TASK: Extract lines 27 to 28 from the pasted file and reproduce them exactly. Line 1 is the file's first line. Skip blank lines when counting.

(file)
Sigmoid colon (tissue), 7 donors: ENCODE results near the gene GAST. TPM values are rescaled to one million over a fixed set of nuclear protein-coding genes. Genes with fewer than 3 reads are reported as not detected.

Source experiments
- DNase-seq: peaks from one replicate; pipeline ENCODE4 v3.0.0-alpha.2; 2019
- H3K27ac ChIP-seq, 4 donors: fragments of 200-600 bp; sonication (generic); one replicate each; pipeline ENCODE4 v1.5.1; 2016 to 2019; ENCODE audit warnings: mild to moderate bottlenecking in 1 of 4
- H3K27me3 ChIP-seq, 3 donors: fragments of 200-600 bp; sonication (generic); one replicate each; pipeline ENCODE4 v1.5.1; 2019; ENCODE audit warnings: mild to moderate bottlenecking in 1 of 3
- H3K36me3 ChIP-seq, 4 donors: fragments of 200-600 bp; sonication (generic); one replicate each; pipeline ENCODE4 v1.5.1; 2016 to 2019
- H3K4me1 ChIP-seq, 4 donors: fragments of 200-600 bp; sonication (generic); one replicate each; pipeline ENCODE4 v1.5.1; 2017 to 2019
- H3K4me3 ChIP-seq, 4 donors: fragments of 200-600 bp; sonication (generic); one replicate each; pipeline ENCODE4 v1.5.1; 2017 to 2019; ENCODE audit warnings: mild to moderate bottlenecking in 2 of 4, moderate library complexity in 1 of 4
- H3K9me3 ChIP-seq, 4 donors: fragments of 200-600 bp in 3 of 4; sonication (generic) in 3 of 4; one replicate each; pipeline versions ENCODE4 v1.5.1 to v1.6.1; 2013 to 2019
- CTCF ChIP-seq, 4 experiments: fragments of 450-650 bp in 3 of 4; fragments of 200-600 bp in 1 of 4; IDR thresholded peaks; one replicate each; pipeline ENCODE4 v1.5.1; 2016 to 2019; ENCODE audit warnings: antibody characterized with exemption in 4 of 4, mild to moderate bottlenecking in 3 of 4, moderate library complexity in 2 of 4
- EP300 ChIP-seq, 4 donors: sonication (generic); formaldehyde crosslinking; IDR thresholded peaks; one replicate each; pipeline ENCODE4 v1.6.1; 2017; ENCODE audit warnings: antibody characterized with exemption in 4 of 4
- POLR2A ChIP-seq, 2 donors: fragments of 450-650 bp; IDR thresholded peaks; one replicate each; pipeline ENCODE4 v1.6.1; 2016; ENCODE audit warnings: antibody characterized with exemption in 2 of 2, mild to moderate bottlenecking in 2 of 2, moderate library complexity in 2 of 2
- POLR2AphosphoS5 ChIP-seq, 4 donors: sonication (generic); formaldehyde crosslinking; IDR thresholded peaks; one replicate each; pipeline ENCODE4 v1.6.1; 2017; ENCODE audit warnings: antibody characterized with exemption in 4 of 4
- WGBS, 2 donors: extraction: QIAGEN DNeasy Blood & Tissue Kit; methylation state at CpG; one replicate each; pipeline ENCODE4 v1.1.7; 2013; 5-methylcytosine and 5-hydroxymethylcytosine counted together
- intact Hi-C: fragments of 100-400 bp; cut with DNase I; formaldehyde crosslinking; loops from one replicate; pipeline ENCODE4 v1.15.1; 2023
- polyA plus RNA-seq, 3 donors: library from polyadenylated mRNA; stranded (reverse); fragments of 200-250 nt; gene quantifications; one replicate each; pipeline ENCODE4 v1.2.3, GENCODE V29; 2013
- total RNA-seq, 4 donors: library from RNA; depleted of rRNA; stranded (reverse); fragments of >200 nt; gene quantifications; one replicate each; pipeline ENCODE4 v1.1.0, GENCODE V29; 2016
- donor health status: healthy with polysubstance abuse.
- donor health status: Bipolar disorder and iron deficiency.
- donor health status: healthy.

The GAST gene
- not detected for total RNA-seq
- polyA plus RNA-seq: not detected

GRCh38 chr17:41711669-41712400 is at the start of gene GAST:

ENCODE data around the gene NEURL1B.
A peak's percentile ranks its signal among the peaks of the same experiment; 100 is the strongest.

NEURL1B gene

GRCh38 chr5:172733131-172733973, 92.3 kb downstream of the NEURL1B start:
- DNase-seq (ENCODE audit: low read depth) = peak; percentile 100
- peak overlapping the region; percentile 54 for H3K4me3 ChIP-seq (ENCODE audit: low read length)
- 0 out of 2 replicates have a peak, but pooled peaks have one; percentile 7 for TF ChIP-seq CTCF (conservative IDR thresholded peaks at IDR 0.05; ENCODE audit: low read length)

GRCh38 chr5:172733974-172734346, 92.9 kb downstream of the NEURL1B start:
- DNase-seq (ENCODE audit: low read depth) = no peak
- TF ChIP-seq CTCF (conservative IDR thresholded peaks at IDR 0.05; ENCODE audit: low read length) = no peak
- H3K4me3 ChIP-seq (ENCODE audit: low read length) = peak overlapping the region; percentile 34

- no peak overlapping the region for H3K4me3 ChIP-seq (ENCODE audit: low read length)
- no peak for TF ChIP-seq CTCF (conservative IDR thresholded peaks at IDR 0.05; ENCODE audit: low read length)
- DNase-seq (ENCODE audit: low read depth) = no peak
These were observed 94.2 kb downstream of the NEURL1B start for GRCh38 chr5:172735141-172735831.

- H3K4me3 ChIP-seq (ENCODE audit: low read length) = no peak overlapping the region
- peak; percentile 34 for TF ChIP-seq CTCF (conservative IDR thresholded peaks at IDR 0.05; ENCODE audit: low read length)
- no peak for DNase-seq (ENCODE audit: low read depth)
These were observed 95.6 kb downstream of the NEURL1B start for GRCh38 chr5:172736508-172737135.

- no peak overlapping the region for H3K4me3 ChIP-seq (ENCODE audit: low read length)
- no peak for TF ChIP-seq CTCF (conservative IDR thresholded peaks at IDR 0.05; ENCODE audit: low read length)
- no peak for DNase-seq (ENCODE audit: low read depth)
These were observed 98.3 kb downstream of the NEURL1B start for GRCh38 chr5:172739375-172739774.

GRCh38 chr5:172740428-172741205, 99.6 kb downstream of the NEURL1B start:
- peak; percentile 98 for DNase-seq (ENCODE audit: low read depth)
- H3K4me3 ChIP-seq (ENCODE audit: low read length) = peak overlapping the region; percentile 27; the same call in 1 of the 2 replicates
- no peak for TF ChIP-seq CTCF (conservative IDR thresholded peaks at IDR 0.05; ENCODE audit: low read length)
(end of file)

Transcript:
NEURL1B gene

GRCh38 chr5:172733131-172733973, 92.3 kb downstream of the NEURL1B start: